Introducing the Punch Historical Archive!


Karen, Reference Manager, writes…

Looking for some political predictions from phrenologists?  How about Victorian era investment advice? If you’re after some scathing commentary on 19th and 20th century society, look no further than the Punch Historical Archive! One hundred and fifty-one years of this legendary satirical magazine have been completely digitised and are now available at your fingertips!

Sketch of Punch by Harry Furniss, from jan 1882 edition
Furniss, Harry. “An Undoubted Old Master.” Punch Historical Archive [London, England] 14 Jan. 1882: 14. Punch Historical Archive. Web.
Spanning from the very first issue in 1841, all the way until the final issue in 1992, the database contains full colour scans of every issue.

Snippet taken from article: Public Affairs on Phrenological Principles"  Aug. 1841

“Public Affairs on Phrenological Principles.” Punch Historical Archive [London, England] 14 Aug. 1841: 57. Punch Historical Archive. Web.
In addition to providing a comprehensive archive, the database also offers a collection of fascinating essays from leading scholars.  For example, Dr Annie Grey has analysed the representations of food in Punch, while Professor Brian Maidment investigates early Victorian comics. Of particular interest may be Dr Mike Benbough-Jackson’s article exploring how Punch handled humour during the First World War.

Cartoon taken from Punch Almanack 1915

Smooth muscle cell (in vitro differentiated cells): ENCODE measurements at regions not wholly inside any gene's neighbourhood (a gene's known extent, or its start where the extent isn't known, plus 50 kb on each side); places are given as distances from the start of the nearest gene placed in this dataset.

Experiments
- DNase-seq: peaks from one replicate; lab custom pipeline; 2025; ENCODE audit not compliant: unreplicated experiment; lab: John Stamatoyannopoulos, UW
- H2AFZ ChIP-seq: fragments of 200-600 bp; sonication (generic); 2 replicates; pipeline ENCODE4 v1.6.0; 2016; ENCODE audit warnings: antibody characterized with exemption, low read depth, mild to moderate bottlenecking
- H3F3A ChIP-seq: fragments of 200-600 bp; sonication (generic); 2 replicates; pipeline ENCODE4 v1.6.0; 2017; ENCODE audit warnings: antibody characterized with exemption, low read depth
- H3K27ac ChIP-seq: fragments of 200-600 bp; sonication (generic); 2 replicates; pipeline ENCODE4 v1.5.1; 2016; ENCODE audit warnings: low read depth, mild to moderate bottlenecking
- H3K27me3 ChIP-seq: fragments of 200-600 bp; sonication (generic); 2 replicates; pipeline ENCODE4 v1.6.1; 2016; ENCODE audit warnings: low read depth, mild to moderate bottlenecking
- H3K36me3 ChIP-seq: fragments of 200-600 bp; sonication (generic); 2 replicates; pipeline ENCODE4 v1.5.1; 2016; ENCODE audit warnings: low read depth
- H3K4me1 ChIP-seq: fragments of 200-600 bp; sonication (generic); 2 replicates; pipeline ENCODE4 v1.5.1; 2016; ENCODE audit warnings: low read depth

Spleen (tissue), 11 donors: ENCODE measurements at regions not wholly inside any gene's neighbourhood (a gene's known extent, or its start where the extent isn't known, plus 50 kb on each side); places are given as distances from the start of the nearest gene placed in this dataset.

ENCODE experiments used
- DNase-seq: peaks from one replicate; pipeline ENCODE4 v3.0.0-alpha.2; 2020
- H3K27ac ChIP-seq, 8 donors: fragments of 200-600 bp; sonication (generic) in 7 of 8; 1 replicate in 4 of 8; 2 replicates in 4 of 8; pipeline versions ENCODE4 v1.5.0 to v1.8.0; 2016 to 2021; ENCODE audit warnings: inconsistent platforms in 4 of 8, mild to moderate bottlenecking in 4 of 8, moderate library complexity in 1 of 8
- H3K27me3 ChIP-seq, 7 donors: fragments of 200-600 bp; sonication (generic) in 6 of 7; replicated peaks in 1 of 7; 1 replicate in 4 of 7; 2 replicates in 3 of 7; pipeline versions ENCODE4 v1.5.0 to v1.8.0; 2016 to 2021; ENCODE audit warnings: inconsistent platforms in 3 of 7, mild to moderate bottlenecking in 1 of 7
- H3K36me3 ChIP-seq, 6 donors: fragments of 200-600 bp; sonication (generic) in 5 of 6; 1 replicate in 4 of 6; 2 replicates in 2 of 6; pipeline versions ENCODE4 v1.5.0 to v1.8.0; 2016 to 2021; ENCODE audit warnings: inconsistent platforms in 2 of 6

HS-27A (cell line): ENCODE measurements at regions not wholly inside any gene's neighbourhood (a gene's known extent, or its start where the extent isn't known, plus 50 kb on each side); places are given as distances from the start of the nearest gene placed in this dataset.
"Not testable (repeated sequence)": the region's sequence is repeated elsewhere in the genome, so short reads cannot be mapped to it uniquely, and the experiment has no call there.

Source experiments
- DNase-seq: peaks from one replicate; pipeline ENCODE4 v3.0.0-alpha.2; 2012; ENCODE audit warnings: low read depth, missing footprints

Raven-Hill, Leonard. “Almanack.” Almanack. Punch Historical Archive [London, England] 1 Jan. 1915: n.p. Punch Historical Archive. Web.
To access the Punch Historical Archive, simply visit the library’s online databases!

Business resources in Kensington Central Reference Library

Our Reference Librarian, Owen Grey, writes:

Early in 2014 the reference library subscribed to a vast number of new magazine and journal titles. Of these new titles around twenty cover business and economics!

 This adds to the great collection of business resources and other material we already have in the central library, such as:

  • Several business titles already held including the FT and the Economist
  • A good collection of books and market reports on subjects of business, finance and economics
  • Online subscription resources including COBRA (great if you wish to start your own business) and MintUK (invaluable for finding company information both individually or several in a particular area)

Of the new titles my favourite has to be the lesser known “Better Business” which has some very useful articles in it and is billed as “the small business owner’s journal”. The magazine provides tips, ideas and advice to those planning to start a business or those who have only just begun developing their own business. For example, this week’s issue contained pieces about:

  • Starting out
  • Selling your ideas
  • DIY Invoicing
  • Where to go for advice and help
  • Web design
  • Money
  • Networking tips

 …Just a few examples!

Better Business
Better Business

 However, don’t let me be the judge – come along to Kensington Reference library and decide which of our magazines is your favourite!

We will be adding regular posts about our new periodicals collection at the Kensington Central Reference Library, a wide selection of resources that cater for all tastes. Why not come in and have a look around?